Steamboat Springs As the city opens talks with other lenders for its $17.5 million base area redevelopment loan, a leading adviser of the project called U.S. Bank’s default notice a heavy-handed, ethically questionable ploy that should not stall this summer’s work.
City officials and base area advisers still were digesting Wednesday the impacts of the April 19 default notice, which caused Steamboat Springs City Council to postpone a financing decision on the loan and delay the signing of a $4.5 million construction contract — and jobs for as many as 200 workers — until at least May 18. The time will allow city staff to seek competitive loan scenarios and explore its options while also continuing to negotiate with U.S. Bank.
City Finance Director Deb Hinsvark confirmed that the city is speaking with other lenders.
“We are communicating again with Wells Fargo,” she said Wednesday. “Additionally, we are exploring some fixed-rate transactions that would replace this (variable rate bond) financing.”
The U.S. Bank notice said the Steamboat Springs Redevelopment Authority was in default on its $17.5 million loan for redevelopment work at the base of Steamboat Ski Area because of property tax rates that decreased without city documentation, and were not changed in the loan conditions, before the loan was approved Dec. 22.
The bank is requiring the city to provide $3.75 million within 30 days from the notice as additional security for the loan.
David Baldinger Jr., co-chairman of the Urban Renewal Area Advisory Committee spoke strongly against the notice Wednesday.
“All (U.S. Bank is) doing is taking a conservative position and trying to get a loan that is triple-insured,” Baldinger said. “I believe all the models that have been run clearly show that these bonds can be easily serviced in almost any scenario that you can come up with.”
Baldinger brushed aside concerns that the notice should change how the city approaches the loan’s financing or the redevelopment project’s scope. He said Steamboat Springs City Council, which acts as the Redevelopment Authority, should confidently use $3.75 million of the city’s general fund reserves to back the project. Three City Council members have questioned such backing.
“I don’t think we should use 40 percent of the unallocated general fund to support the (base area) project,” Councilman Walter Magill said Tuesday, referring to the $9.5 million the city has in two reserve funds.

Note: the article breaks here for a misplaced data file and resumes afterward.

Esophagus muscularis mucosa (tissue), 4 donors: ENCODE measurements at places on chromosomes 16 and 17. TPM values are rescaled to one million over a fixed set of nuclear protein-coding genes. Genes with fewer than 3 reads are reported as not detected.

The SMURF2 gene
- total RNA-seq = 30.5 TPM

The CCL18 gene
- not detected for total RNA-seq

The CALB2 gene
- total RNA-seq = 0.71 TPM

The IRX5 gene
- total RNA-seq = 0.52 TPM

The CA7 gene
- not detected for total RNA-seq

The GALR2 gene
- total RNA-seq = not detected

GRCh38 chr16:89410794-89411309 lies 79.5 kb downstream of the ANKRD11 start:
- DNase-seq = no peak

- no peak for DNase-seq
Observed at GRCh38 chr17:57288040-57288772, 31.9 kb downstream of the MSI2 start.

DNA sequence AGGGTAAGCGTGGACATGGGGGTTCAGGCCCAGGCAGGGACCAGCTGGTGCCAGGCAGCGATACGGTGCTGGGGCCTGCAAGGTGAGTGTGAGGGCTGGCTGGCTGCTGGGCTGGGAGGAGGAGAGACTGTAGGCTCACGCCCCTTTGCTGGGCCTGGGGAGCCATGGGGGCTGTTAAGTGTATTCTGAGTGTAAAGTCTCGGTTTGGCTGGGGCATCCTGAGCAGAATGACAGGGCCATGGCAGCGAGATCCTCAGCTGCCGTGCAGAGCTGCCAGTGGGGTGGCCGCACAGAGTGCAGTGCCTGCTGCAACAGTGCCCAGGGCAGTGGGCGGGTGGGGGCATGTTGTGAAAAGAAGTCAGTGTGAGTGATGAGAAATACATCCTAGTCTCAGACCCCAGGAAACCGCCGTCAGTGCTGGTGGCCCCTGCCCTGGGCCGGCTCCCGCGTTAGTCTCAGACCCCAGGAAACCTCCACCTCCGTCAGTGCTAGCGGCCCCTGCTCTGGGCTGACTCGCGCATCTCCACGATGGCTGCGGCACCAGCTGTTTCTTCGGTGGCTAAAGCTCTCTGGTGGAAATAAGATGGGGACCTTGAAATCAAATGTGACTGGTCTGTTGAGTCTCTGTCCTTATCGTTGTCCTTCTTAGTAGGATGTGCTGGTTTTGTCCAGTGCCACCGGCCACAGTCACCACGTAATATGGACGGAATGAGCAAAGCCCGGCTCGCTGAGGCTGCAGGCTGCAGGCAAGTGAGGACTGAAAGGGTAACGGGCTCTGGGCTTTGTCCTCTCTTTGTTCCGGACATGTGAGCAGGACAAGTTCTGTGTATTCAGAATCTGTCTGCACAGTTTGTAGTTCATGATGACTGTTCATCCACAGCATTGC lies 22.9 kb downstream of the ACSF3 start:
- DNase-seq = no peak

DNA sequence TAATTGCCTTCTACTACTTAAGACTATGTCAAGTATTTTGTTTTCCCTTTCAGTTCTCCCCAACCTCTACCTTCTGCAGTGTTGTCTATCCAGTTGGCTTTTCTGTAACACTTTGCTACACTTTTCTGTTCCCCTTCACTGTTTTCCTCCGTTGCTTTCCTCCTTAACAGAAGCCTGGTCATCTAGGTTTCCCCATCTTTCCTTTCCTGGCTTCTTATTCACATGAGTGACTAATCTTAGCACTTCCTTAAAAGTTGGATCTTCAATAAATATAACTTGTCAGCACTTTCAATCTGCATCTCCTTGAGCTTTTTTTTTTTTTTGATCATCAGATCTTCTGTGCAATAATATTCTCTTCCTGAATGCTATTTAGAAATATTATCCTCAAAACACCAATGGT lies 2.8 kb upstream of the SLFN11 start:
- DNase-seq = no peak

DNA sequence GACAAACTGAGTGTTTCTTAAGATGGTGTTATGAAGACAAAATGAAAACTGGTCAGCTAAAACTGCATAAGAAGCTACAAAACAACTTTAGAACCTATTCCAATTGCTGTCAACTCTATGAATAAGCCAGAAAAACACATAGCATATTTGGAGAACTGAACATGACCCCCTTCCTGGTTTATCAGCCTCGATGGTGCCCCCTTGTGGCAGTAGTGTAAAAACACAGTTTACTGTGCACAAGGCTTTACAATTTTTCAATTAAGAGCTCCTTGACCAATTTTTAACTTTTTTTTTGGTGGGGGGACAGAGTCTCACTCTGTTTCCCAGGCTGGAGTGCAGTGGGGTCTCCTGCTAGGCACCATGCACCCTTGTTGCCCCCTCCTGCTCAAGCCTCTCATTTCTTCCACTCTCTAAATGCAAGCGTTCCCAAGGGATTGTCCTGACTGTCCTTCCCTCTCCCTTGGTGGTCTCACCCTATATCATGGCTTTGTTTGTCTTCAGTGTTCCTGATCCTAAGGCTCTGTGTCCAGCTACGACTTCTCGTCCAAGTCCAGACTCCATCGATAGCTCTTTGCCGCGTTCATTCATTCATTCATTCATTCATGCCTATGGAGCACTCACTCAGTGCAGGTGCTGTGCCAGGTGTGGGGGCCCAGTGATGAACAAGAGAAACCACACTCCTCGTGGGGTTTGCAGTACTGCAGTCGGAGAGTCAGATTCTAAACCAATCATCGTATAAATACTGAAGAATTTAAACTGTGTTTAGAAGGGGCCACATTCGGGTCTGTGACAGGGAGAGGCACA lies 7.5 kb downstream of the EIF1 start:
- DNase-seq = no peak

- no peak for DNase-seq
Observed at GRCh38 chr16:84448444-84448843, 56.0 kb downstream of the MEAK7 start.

Council members Cari Hermacinski and Jon Quinn also expressed concerns with such a use of city reserves. Baldinger said Wednesday that although the entire country is experiencing a tight lending environment, U.S. Bank’s request is over the top.
“To ask for this additional pledge of reserves is just extremely conservative on the bank’s part, and I frankly think other banks would do (the loan) without that. … They’re almost trying to not make this loan,” he said. “I think it’s unreasonable. … Morally and business-wise, I think it’s dead wrong. And it may be wrong legally. But the last thing you want to do is get into a lawsuit with your bond issuer.”
The default notice from U.S. Bank is signed by Neil L. Arney, of Kutak Rock LLP in Denver. Arney did not return a phone message left Wednesday. The city’s bond underwriter, Alan Matlosz, of the Denver investment banking firm George K. Baum & Co., also did not return phone messages, though Matlosz’s voicemail said he was out of the office.
Hinsvark said Wednesday that transferring the loan to another lender or using other options could be feasible, provided there were additional benefits from making any kind of switch.
“The documents are written very nicely for us to replace the bank,” she said. “If we flipped it over to Wells Fargo, then we’d be in the same transaction, we’d just be with Wells Fargo — there would not be duplicative costs there.”
Known for months
URAAC advises city officials and the Redevelopment Authority about base area redevelopment decisions. Baldinger’s role on the committee certainly influences his take on how to proceed with base area work, which this summer could include partial construction of a public promenade and daylighting a section of Burgess Creek.
But his URAAC role also, he said, has given him an intimate familiarity with the financial situation surrounding what is arguably the city’s most important capital project.
Baldinger said Hinsvark began providing URAAC with figures related to the loan issues about two months ago, spurring a steep learning curve.
“It took me three weeks to understand how to form an opinion on it,” Baldinger said. “It took (URAAC) a while to figure out what the implication would be, if any.”
Hinsvark said that when she joined city staff Jan. 4, talks about potential problems with the $17.5 million base area loan already were under way.
Assistant Finance Director Bob Litzau, the department’s interim leader before Hinsvark came on board, agreed with that timetable.
“When I knew what the full impact was … would have been early January,” he said. “We knew that there were going to be fluctuations in revenue.”
What surprised everyone, it seems, was not the potential loan problem itself but rather U.S. Bank’s reaction — and the timing of that reaction.
“They’ve known all these variables for many months … it’s not a surprise to anyone,” Baldinger said. “Why didn’t U.S. Bank send this letter three months ago when they knew about this?”
Hinsvark said after weeks of discussion with the city’s financial counsel and conversations with U.S. Bank that began in March, the default notice was “somewhat” of a surprise.
Baldinger implied U.S. Bank could be using the timing of the default notice — when the city is on the verge of summer construction — to add leverage to its request for more security.
“It’s just really rough business dealings,” he said. “But that’s part of business.”